There are ways around these omissions when using the 8S, such as downloading third-party apps like Dropbox Viewer, and controlling your Sonos Play:3s with the unofficial Phonos app, but none of these are as satisfying as the first-party apps available on iOS and Android.
Xbox Music, too, offers a Spotify-style subscription service that works really well, especially when it comes to downloading tracks from the massive catalogue for listening offline. Compared to iTunes or Google Play though, Microsoft still has some way to go. It needs to offer ebooks, a proper movies channel in the Store and some big, exciting WinPho 8 games. The fact that even movies downloaded to the Windows 8 Store on your computer won’t work when transferred to a Windows Phone 8 handset is downright silly.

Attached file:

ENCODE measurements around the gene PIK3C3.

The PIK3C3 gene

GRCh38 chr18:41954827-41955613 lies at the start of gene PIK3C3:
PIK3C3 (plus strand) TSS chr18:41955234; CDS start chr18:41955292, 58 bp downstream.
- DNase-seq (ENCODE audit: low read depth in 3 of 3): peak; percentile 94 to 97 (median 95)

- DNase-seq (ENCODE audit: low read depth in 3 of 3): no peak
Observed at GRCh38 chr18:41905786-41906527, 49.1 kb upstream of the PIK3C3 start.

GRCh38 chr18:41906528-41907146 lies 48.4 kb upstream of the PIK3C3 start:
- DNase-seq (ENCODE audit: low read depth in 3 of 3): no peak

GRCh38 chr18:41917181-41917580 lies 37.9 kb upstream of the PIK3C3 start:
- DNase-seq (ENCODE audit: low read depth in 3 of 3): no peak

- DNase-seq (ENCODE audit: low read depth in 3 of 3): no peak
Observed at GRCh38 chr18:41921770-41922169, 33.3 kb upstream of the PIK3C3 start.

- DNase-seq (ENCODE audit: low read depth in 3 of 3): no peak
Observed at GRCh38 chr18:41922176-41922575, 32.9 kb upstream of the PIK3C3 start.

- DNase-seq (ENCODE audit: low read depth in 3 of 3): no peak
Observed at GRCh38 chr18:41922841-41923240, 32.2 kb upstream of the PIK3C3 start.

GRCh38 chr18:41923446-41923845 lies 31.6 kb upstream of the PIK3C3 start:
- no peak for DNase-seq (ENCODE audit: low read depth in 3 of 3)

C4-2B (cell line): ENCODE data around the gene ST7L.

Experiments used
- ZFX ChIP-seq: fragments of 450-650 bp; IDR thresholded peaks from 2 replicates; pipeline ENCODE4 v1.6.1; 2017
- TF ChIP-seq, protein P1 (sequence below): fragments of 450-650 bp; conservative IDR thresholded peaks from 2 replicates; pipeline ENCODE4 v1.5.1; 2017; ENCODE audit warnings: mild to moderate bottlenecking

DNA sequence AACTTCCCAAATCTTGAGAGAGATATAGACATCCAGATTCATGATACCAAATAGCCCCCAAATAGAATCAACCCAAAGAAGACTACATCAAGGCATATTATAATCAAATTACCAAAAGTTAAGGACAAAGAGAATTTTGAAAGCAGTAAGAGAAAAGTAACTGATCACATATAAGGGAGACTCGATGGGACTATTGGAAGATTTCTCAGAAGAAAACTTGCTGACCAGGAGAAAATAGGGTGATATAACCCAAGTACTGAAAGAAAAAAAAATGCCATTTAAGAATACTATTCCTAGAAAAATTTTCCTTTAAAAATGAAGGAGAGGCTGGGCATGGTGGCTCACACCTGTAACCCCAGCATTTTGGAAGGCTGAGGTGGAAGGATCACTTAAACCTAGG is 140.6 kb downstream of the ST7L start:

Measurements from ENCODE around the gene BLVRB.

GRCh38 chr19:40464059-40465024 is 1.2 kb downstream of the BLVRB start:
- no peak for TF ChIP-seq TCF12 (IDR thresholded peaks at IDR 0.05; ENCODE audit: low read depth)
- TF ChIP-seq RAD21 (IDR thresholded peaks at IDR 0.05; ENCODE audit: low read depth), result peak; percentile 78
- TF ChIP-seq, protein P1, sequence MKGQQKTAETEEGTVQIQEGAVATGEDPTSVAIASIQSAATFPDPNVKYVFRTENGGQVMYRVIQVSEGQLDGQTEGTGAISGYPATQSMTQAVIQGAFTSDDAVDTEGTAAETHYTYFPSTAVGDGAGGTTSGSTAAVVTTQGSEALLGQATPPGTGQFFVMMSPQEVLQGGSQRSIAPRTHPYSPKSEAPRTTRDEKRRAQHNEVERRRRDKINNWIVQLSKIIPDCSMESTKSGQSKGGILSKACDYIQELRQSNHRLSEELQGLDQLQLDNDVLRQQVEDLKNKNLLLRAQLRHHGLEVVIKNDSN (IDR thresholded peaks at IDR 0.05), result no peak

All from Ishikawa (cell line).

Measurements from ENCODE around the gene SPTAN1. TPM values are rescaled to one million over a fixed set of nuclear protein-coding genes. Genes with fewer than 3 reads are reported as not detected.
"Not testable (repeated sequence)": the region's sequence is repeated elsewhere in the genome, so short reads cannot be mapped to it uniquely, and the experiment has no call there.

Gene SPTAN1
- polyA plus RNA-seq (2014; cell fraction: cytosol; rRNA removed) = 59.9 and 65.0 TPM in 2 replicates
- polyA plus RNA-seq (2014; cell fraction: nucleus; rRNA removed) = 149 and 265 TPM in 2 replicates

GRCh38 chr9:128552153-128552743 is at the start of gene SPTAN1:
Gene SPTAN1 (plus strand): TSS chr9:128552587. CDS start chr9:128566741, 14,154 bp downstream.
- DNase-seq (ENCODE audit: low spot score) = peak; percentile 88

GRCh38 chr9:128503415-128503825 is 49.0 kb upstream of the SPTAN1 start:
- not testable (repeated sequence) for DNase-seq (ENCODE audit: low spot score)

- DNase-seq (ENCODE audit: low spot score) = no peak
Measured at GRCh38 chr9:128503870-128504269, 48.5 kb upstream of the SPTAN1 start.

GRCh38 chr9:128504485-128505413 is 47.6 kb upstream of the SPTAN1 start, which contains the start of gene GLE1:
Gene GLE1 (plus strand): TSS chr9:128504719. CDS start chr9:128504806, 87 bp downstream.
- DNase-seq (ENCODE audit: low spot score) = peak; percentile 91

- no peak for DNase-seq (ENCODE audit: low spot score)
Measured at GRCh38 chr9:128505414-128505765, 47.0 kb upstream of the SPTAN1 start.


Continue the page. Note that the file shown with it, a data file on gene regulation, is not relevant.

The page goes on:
HTC 8S vs 8X
HTC had already dropped the Super AMOLED screen and skinny chassis of the One X in order to produce the 8X, so where does that leave the 8S in the grand scheme? Well it’s lighter and easier to grip, but the 720p screen, slimmer design, larger storage and superior camera mean there’s no getting around the superiority of the 8X, and by extension, the chunkier Nokia Lumia 920.
HTC 8S review – verdict
The HTC 8S is obviously a great deal cheaper than both of those alternatives, though, and with its head-turning looks and excellent battery life, the 8S is a great choice for the budget-conscious gadget fan looking to board the colourful, customisable world of Windows Phone 8.